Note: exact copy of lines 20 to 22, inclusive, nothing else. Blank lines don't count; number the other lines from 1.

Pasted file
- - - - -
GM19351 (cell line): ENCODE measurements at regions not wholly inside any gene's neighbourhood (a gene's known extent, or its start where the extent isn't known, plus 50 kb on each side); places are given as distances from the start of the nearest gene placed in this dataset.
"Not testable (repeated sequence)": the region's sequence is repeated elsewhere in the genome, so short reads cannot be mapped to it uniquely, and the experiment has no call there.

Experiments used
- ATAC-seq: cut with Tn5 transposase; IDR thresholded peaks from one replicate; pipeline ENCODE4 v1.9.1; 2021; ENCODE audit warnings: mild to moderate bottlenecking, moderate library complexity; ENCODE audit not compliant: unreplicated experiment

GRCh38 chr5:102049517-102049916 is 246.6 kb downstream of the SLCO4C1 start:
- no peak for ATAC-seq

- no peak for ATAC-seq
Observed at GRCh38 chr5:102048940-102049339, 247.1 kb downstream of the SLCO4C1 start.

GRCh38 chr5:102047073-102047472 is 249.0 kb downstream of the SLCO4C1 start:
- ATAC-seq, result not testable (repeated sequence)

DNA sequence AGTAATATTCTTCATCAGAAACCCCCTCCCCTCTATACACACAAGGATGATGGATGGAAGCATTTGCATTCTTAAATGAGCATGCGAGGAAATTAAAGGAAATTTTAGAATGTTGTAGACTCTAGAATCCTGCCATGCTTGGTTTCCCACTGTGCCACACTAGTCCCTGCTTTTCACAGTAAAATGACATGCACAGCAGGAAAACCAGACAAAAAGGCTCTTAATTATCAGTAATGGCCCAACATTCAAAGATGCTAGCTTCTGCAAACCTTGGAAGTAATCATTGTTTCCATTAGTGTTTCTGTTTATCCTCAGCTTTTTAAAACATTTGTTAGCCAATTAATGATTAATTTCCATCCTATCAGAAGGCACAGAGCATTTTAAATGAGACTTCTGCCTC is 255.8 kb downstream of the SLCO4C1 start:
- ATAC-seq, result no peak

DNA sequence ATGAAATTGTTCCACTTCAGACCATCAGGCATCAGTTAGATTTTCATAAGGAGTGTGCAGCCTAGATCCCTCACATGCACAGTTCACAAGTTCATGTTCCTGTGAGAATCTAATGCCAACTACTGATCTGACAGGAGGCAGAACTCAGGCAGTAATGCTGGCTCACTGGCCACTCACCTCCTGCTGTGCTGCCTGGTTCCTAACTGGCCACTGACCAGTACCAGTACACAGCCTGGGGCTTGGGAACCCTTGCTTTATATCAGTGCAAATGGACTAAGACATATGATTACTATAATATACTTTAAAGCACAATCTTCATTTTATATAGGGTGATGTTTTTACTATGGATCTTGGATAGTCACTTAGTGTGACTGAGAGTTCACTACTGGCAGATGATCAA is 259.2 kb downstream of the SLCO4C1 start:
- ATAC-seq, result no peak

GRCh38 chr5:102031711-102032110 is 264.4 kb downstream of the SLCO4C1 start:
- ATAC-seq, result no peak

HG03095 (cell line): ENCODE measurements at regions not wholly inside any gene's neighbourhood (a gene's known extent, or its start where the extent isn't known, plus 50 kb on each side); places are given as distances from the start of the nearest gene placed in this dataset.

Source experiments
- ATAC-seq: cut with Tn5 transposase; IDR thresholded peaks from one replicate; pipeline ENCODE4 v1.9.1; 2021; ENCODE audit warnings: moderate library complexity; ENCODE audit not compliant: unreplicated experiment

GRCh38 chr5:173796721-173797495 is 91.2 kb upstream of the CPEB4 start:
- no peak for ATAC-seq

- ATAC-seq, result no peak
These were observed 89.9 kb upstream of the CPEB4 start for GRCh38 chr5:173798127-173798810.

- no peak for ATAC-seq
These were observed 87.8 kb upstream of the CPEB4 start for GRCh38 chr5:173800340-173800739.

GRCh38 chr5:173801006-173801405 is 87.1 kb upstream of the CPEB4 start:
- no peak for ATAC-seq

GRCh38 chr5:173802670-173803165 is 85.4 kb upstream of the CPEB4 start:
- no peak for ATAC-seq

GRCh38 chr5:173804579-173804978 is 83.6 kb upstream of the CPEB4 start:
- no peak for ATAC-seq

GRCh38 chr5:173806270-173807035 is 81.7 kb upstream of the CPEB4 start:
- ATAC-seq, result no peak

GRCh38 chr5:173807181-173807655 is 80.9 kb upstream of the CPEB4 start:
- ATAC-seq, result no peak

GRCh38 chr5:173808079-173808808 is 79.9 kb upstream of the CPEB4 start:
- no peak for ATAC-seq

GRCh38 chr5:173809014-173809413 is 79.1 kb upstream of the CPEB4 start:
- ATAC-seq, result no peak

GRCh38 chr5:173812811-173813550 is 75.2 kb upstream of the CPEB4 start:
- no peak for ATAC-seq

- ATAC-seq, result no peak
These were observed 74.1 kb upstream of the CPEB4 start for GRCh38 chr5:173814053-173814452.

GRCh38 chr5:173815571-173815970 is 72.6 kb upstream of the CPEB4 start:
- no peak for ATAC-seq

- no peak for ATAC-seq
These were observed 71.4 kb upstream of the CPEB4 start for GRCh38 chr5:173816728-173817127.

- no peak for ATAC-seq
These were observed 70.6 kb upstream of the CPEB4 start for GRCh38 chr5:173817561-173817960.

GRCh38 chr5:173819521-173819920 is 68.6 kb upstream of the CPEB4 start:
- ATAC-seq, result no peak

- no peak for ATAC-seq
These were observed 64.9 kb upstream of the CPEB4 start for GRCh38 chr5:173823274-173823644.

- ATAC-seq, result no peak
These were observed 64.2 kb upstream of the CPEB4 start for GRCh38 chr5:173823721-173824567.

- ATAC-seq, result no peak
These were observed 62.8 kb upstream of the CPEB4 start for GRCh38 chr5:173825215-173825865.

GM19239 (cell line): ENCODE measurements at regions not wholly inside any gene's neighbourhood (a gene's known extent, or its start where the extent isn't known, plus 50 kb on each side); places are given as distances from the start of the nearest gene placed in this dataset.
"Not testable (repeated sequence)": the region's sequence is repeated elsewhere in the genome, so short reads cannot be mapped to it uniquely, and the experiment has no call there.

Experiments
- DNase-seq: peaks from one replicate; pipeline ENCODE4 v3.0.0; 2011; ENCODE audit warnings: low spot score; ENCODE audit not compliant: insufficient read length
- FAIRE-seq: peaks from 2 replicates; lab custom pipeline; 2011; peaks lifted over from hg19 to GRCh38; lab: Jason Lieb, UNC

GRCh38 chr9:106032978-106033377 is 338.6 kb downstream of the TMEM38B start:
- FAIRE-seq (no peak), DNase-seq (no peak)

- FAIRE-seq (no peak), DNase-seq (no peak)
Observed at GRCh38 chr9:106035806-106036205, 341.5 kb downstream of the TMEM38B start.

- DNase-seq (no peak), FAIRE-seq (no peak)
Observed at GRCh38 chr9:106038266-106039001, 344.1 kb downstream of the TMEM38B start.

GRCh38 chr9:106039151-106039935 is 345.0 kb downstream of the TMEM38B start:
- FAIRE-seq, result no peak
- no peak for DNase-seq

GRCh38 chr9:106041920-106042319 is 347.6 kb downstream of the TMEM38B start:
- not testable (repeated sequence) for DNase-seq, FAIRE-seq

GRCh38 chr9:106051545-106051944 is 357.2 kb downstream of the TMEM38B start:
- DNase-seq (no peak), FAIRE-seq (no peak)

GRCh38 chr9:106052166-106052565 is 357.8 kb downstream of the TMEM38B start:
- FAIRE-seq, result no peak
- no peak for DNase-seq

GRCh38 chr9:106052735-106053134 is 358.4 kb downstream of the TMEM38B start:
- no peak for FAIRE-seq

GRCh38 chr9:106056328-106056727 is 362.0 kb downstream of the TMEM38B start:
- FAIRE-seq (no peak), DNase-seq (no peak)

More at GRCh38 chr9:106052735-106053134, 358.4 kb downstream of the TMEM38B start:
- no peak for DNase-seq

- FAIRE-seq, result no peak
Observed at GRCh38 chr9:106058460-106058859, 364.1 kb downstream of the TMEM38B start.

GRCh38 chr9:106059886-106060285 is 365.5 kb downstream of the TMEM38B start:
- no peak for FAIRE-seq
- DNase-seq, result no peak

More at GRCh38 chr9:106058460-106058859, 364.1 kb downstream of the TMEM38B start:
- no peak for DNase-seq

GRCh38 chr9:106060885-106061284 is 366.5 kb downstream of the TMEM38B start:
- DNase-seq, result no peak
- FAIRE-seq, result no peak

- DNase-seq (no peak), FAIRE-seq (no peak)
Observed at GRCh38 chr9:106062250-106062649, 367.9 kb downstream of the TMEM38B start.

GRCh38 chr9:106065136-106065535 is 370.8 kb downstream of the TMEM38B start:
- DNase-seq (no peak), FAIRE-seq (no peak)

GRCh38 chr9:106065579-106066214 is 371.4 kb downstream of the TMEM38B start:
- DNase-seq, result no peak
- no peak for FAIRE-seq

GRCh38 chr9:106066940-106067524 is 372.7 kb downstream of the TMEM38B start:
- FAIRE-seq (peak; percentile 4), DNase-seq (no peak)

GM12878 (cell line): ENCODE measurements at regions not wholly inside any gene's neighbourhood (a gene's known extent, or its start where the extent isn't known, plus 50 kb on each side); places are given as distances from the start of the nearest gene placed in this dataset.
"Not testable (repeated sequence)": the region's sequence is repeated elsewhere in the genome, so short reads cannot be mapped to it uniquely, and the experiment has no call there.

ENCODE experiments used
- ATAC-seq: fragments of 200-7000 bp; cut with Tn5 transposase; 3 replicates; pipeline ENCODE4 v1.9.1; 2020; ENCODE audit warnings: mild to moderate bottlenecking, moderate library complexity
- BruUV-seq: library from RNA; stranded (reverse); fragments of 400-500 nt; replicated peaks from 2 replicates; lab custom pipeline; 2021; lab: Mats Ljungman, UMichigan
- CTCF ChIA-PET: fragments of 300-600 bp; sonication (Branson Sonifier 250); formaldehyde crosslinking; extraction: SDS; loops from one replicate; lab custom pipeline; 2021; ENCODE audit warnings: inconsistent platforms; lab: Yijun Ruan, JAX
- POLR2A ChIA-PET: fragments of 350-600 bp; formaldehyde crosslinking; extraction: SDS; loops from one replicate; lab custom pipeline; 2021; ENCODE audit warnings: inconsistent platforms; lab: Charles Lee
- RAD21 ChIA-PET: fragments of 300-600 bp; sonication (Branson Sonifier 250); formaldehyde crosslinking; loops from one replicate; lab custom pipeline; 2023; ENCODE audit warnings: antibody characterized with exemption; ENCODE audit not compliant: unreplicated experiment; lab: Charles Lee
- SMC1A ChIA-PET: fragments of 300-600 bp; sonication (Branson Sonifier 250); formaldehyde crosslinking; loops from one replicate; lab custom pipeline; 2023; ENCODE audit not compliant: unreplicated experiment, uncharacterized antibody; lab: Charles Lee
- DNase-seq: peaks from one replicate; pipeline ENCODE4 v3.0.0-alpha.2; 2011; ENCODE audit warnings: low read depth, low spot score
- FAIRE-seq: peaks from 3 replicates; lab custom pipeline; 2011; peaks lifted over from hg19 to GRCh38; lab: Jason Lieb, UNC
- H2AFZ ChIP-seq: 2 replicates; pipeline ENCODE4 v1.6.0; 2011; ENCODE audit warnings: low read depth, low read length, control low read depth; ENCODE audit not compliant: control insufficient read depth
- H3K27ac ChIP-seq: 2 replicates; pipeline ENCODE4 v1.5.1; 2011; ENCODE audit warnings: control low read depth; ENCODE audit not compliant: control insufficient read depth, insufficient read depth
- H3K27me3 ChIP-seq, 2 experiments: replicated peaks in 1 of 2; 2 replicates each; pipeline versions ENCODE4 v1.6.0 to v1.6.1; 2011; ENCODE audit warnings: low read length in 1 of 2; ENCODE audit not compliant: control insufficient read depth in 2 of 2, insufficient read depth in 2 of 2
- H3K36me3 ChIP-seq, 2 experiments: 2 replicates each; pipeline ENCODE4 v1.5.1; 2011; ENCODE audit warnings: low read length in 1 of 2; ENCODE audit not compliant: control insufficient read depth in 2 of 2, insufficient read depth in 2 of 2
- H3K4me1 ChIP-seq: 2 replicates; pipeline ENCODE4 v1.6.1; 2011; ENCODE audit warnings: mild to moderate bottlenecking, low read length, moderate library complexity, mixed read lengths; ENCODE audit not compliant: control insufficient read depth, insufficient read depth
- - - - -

GRCh38 chr5:173796721-173797495 is 91.2 kb upstream of the CPEB4 start:
- no peak for ATAC-seq

- ATAC-seq, result no peak